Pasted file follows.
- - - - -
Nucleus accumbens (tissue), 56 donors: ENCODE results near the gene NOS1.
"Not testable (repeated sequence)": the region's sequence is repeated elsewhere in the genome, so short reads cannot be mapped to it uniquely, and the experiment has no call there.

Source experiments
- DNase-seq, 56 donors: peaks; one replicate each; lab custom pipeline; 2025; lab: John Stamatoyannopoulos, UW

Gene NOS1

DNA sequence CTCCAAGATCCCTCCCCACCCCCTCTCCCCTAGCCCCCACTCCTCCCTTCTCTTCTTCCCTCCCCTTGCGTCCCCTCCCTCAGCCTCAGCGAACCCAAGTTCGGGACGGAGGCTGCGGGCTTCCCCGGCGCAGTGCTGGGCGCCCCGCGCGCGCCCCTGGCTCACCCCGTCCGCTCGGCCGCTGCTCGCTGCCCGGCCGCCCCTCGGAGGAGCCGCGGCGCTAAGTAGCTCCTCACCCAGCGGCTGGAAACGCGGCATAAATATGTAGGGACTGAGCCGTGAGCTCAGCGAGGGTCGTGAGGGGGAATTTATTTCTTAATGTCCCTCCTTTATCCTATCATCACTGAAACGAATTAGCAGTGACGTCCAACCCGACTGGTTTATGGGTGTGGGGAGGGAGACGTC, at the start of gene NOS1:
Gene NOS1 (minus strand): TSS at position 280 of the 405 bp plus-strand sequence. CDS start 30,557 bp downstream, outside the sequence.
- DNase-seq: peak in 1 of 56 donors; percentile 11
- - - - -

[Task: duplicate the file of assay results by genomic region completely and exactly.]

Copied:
Nucleus accumbens (tissue), 56 donors: ENCODE results near the gene NOS1.
"Not testable (repeated sequence)": the region's sequence is repeated elsewhere in the genome, so short reads cannot be mapped to it uniquely, and the experiment has no call there.

Source experiments
- DNase-seq, 56 donors: peaks; one replicate each; lab custom pipeline; 2025; lab: John Stamatoyannopoulos, UW

Gene NOS1

DNA sequence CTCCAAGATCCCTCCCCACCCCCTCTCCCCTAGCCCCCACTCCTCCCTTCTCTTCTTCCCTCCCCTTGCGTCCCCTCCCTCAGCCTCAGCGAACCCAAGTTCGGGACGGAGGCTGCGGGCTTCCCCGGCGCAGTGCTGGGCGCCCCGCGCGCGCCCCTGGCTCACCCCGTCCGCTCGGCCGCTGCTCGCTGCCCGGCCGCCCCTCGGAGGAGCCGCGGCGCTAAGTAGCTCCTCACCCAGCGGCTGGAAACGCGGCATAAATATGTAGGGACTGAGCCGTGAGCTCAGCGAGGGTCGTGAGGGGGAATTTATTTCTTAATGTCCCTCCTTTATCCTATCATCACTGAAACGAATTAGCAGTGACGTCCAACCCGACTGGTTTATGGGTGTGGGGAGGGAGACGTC, at the start of gene NOS1:
Gene NOS1 (minus strand): TSS at position 280 of the 405 bp plus-strand sequence. CDS start 30,557 bp downstream, outside the sequence.
- DNase-seq: peak in 1 of 56 donors; percentile 11